Stop the presses! John Grammatico has added a second amp to his line.
Of course, this wouldn’t be headline news with most amp-makers, who boast dizzying lines of models and variations with added doohickeys and miscellaneous whatnot. But, Mr. Grammatico has chosen to get it right – really right – with a small, pure offering. The arrival of his second model, the LaGrange, is indeed noteworthy.
The Texas-based boutique builder’s mission is to create modern versions of great vintage amps, using reliable and tighter-tolerance components. His first amp, the Kingsville, was inspired by the ’59 tweed 5F6-A Bassman. Legend has it that Jimmie Vaughan pulled out his checkbook after picking just a couple riffs through a test model.
The maestro’s new LaGrange is based on the tweed 5E3 Deluxe. Grammatico says he aimed to capture the tones of early ZZ Top, Neil Young, Keith Richards, George Thorogood, Kenny Burrell, and T-Bone Walker, but his goal was to get those sounds with a guitar plugged straight into the amp
In other words, shelve your Fuzz Face. Let your Tube Screamer gather dust. The LaGrange is designed to do it all, au naturel.
The amp’s specs are pure simplicity. It pumps out 15 watts through two 6V6 power tubes and two 12AX7 preamp tubes plus a single 5Y3 rectifier. The sound comes via a single Jensen P12Q 12-incher in a cabinet that mimics the dimensions of a tweed Deluxe, all in a handy 23-pound package.
The controls are similarly straightforward. As Grammatico aficionado Redd Volkaert explains, “It’s got a Tone knob and two Volumes and two channels, a switch and a fuse, and a real nice light.” What more do you need to play Texas blues or classic rock and roll?
The LaGrange’s fit and finish are sublime, but there’s more to it than just a pretty face. It’s hand-wired and beauteous to the core. There’s something jaw-dropping about the exquisite soldering, crisp wire routing, and all-around electronics artistry that guitar fans never seem to get over.
But the truth is in the tone, of course, so we tried out a LaGrange with a ’56 Strat, a Gretsch 6120 ’55 reissue with single-coil DynaSonics, and a ’90s Les Paul Classic with humbuckers. We also compared it alongside an original 5E3 Deluxe.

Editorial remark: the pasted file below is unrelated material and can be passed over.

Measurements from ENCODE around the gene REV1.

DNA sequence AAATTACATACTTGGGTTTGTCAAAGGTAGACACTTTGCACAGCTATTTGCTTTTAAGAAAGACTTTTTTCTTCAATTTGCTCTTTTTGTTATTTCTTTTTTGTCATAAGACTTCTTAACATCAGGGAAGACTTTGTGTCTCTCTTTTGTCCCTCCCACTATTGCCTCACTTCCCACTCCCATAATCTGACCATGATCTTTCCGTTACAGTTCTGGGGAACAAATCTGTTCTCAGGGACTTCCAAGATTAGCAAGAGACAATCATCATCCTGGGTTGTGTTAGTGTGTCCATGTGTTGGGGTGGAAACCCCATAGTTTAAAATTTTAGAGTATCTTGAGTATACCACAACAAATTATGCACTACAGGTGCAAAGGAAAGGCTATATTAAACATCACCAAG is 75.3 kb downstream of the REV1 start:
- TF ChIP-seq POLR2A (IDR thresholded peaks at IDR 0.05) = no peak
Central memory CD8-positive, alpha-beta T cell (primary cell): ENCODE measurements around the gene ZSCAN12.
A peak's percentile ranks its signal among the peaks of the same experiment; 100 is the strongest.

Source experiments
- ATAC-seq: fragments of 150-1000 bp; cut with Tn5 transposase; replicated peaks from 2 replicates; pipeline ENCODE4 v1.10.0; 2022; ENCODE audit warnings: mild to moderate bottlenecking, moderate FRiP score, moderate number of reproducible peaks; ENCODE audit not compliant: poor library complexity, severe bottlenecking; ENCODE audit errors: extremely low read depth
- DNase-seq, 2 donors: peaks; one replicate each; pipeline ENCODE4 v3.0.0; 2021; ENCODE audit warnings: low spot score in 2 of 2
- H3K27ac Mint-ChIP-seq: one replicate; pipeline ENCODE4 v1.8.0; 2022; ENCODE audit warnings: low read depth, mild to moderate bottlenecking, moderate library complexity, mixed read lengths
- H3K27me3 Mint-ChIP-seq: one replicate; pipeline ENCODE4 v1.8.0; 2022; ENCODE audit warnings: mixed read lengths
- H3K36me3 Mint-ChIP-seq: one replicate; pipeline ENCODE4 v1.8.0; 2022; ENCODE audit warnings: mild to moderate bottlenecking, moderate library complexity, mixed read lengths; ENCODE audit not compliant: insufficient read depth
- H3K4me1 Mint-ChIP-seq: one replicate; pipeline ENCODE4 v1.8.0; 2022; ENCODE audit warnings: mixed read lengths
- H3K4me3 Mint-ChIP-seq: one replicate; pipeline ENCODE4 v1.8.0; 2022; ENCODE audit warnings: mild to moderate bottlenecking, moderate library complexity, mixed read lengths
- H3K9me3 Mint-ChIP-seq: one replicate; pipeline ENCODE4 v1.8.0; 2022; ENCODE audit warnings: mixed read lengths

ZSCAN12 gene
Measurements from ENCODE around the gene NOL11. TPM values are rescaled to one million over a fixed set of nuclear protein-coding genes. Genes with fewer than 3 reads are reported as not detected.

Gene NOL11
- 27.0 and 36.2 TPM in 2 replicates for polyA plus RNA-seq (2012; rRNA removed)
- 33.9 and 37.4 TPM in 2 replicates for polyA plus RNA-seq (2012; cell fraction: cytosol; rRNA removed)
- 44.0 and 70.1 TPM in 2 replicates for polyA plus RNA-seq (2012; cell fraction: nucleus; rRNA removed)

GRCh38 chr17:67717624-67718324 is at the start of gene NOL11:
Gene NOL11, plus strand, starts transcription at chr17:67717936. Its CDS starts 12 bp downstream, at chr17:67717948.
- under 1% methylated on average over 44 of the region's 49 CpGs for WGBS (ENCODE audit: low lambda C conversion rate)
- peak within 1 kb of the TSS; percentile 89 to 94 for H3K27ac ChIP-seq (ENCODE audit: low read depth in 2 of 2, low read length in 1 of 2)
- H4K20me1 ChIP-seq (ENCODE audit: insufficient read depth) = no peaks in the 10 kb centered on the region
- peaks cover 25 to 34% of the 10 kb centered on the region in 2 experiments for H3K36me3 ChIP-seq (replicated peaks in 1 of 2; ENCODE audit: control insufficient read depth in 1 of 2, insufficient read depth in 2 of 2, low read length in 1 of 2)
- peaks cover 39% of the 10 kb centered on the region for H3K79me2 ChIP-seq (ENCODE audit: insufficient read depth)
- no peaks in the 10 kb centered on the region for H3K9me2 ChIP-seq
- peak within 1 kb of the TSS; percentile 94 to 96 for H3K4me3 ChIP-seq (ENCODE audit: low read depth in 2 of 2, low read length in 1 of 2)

With the Volume set low, the LaGrange offers extremely sweet pop and articulation – its tube tone simply blooms. Think T-Bone Walker with woody, warm, and fat mids. Yes, you read right – it can make a Strat sound like a big old archtop.
Turn the Volume up to 6 and that promised distortion starts kicking in. And that’s just at the midpoint. A slight turn to the right and the LaGrange overdrives the sound until it gets lowdown and grungy. With the Les Paul’s higher-gain pickups, the volume and dirt are everything you’d want to impress a small club. And as with the original 5E3, the Volume knob goes to 12. Eat your heart out, Mr. Tufnel.
The Normal channel was a bit subdued, but ditto the vintage Deluxe. Plug into the Bright side, though, and the tone rings. Dial it in to be raw and biting, or get just an edge of grind while retaining rich harmonics. Amazingly, it keeps the articulation of a single note or a full power chord even when fully saturated.
The LaGrange is a glorious amp for classic country, rockabilly, rock and roll, and blues of all flavors, from Mississippi and Texas north to Chicago. And, yes, you can leave your Fuzz-Tone at home for paperweight duty. Clean or cranked, the Grammatico LaGrange is simply great fun to play. And that makes you want to play it more and play it harder. Which in turn drives inspiration – which is what a good amp’s for, right?
This article originally appeared in VG April 2014 issue. All copyrights are by the author and Vintage Guitar magazine. Unauthorized replication or use is strictly prohibited.